Water Scarcity Is Greatest Risk to Metals and Mining

Water Scarcity Is Greatest Risk to Metals and Mining

Fitch Ratings-London-08 July 2020: The 2020 metals and mining survey, 'Emerging ESG Risks in the Metals and Mining Value Chain' - a collaboration between Fitch Ratings and CRU - highlighted water scarcity as the greatest emerging risk to the metals and mining sector, according to investors. Pressures such as localised water shortages and competition for water are likely to increase in the coming decades, causing increasing challenges for battery and low-carbon technology production.

Mining often faces operational risks with regard to water supply, and is one of the most water-intensive industries. Although efforts have been made to increase the efficiency with which the industry uses water, more and worse droughts and greater competition for water resources are posing growing challenges. The industrial utilisation of water is often constrained before the water demands of other sectors, such as agriculture.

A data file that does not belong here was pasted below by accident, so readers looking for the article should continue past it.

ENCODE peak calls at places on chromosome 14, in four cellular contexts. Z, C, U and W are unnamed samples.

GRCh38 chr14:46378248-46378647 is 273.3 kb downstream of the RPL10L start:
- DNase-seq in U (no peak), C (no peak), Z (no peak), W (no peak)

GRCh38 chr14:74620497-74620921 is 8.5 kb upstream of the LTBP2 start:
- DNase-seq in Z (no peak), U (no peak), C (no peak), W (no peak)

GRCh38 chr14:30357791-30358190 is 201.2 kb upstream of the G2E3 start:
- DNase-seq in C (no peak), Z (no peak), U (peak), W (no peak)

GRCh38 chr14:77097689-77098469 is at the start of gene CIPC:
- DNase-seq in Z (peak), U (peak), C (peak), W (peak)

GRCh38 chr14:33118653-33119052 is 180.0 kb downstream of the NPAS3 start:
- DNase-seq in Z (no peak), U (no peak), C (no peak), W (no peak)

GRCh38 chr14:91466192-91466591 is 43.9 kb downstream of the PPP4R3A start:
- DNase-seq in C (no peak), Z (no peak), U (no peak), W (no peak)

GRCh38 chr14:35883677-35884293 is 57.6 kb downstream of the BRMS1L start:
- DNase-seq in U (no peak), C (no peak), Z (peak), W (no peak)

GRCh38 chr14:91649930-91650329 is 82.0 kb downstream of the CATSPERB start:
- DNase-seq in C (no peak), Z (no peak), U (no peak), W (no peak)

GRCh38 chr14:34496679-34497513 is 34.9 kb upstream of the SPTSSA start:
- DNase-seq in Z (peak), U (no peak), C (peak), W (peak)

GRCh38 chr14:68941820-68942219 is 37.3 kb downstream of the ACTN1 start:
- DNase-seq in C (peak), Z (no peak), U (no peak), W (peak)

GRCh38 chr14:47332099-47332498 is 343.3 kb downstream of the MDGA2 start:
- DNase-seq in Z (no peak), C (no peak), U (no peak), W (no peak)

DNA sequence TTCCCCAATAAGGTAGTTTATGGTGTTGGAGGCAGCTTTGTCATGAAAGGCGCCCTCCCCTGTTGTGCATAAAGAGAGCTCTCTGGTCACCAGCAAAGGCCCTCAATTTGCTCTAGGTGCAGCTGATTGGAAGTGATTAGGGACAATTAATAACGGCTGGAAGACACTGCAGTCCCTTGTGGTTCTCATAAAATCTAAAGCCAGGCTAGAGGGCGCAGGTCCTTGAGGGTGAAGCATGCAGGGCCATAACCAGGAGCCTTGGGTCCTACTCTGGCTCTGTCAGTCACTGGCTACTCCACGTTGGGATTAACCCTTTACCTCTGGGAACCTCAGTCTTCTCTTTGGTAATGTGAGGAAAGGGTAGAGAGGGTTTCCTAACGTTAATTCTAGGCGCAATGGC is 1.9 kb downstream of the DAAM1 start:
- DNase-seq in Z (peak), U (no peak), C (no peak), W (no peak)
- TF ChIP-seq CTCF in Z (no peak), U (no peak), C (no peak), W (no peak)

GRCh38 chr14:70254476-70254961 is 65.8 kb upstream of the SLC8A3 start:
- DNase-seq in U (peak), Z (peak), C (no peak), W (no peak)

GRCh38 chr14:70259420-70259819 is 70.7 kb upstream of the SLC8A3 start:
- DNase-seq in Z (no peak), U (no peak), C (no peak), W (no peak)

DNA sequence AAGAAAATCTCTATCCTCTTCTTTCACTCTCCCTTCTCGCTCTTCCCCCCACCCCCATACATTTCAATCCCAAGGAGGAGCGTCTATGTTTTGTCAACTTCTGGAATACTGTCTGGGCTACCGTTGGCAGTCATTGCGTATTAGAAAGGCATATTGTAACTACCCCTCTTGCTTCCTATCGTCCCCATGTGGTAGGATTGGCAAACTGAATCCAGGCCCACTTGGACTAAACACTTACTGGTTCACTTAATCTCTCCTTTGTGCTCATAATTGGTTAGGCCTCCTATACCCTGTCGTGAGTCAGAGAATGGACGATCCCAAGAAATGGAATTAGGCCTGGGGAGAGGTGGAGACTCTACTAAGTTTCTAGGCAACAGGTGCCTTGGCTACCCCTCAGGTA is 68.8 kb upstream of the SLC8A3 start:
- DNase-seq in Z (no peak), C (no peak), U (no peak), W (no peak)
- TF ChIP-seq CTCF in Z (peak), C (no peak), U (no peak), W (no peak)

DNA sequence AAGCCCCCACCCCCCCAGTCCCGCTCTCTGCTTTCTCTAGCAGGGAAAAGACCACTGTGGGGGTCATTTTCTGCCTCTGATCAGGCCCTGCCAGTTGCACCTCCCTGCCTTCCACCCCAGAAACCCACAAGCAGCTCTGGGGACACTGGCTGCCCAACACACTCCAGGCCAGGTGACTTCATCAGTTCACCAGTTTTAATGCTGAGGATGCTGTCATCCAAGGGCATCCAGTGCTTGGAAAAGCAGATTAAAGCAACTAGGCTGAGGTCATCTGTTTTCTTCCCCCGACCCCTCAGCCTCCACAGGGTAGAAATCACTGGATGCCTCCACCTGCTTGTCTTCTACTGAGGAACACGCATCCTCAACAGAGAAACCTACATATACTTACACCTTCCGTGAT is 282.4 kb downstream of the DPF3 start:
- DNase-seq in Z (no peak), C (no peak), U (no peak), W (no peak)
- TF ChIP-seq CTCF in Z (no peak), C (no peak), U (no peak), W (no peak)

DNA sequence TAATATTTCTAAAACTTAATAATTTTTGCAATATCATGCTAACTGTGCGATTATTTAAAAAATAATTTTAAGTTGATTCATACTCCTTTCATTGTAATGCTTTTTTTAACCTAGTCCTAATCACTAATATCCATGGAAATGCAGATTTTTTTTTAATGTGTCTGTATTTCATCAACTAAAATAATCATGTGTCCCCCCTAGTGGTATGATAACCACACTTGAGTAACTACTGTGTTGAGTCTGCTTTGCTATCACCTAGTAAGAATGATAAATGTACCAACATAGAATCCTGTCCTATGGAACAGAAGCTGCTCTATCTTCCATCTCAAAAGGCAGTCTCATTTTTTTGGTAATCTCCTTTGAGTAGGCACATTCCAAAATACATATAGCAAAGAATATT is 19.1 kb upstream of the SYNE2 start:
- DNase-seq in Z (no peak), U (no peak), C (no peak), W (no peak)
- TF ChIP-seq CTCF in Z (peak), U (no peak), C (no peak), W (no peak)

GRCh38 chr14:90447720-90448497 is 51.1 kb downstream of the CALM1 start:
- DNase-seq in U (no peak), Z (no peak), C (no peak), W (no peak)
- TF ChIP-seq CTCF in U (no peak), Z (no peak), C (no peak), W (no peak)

Overall demand is forecast to rise by as much as fivefold for some metals by 2025, according to CRU, driven by increased applications in batteries, renewable energy and other green technologies. However, there are growing social and environmental constraints on production that threaten to make many projects unviable in the coming years. These may begin to disrupt dependent supply chains and products - a particular concern given the time and costs required to develop large-scale solutions such as desalination and wastewater recycling.

A major emerging concern for the sector is the management of mine tailings and its storage in tailings dams. A number of high-profile mine disasters from tailings dams highlight the need for the sector to consider ESG risks when making investment decisions. These events have led to rating downgrade actions, and investor scrutiny of wastewater and waste stewardship has subsequently increased across the sector, in line with a general trend of increased mitigation costs relating to water and wastewater management. These mitigation costs account for a growing portion of total operating costs.


David McNeil
Associate Director, Sustainable Finance
+44 20 3530 1942